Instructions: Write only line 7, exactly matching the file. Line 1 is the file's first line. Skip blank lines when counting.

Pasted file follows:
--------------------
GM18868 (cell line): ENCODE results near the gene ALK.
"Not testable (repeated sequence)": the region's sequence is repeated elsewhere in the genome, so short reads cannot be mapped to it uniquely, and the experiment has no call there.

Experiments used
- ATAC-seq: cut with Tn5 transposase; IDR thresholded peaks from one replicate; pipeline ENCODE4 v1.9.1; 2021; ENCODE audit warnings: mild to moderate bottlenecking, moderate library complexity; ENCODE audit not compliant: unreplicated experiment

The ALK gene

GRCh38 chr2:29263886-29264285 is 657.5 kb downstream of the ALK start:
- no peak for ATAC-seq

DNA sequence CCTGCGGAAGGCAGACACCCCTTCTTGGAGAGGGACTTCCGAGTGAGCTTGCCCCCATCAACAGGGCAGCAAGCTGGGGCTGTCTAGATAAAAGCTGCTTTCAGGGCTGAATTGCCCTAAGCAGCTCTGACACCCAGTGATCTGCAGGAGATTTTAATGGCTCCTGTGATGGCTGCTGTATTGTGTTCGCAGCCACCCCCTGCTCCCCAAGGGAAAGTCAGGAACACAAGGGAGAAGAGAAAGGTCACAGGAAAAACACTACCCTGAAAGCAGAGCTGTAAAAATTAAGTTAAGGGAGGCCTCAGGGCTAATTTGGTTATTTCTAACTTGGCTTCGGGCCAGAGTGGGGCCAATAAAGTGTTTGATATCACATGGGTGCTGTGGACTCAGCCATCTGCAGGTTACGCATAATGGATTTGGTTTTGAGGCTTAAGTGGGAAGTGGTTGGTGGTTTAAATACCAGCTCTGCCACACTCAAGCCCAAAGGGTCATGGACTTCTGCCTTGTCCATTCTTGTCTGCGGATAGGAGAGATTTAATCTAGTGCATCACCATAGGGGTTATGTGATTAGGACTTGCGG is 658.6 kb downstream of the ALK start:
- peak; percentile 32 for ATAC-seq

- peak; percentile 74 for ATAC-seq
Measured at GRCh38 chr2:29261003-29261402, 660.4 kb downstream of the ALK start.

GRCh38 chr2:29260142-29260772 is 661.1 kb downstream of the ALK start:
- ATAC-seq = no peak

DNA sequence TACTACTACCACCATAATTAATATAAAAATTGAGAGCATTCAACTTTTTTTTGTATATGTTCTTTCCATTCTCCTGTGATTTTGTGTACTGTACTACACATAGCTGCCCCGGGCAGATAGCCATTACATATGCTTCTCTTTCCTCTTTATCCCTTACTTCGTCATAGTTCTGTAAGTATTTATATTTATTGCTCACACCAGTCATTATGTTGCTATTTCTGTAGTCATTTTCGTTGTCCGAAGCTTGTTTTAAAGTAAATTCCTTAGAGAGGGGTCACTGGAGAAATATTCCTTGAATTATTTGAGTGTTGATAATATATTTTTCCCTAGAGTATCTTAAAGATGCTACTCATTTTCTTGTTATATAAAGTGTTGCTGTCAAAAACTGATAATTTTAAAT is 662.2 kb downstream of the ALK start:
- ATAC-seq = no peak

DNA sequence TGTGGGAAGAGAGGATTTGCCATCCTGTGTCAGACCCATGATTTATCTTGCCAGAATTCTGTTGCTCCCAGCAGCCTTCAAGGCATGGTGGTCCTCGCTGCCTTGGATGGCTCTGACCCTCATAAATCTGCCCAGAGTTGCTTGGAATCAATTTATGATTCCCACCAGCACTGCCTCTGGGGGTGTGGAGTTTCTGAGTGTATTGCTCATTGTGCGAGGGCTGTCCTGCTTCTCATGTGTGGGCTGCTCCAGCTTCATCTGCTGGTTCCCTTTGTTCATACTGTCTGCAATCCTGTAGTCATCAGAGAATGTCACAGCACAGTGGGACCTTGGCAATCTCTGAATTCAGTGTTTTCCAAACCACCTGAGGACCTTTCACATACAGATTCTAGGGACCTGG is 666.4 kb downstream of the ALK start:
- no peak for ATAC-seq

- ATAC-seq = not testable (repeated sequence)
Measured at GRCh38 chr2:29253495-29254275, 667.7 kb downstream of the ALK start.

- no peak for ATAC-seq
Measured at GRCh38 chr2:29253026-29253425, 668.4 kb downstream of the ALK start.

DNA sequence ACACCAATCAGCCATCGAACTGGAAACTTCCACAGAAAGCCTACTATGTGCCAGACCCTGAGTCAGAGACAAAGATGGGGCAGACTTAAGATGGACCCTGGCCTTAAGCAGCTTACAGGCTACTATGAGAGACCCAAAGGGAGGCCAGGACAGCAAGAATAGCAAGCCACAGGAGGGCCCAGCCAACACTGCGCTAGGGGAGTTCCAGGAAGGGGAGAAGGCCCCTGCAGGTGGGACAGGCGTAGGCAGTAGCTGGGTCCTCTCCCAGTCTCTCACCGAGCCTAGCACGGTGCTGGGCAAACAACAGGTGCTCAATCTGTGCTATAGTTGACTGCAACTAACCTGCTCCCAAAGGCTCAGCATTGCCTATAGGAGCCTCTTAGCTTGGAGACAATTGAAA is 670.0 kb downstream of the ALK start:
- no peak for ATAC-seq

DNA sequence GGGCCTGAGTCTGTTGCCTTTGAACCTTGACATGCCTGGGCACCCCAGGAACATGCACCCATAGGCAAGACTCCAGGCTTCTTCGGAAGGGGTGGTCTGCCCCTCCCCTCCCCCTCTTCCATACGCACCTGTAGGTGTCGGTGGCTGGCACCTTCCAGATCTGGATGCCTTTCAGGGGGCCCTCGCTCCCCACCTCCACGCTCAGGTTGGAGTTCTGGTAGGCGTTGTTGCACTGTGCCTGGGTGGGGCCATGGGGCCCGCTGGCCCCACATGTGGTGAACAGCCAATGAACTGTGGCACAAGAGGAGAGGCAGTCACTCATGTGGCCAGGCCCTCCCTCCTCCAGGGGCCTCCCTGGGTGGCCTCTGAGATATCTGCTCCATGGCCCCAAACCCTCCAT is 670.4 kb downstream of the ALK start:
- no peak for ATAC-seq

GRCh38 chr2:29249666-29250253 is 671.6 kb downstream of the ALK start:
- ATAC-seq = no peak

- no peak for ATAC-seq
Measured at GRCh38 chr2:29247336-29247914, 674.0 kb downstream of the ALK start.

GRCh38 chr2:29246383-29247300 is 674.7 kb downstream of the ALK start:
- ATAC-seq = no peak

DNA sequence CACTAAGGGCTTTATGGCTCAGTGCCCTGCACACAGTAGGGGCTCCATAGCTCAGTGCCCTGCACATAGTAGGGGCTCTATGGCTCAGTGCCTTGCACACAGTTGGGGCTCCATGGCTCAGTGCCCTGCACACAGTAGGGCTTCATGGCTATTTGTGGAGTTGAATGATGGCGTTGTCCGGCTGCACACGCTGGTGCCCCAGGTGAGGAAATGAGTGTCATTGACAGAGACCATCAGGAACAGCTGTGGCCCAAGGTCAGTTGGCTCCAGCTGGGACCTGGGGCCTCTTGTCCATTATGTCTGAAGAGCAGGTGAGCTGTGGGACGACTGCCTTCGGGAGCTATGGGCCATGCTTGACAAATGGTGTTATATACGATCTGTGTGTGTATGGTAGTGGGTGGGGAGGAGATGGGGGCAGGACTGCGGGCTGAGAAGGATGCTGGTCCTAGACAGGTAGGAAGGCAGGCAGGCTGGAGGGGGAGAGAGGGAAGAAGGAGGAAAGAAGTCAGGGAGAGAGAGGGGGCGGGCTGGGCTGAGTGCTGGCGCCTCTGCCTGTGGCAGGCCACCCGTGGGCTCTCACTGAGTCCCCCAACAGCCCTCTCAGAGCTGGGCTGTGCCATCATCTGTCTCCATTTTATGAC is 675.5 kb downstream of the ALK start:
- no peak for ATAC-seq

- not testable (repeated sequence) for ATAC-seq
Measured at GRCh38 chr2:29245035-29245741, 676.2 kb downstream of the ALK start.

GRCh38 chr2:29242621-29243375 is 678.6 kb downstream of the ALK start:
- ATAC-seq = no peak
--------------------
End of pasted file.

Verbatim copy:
- no peak for ATAC-seq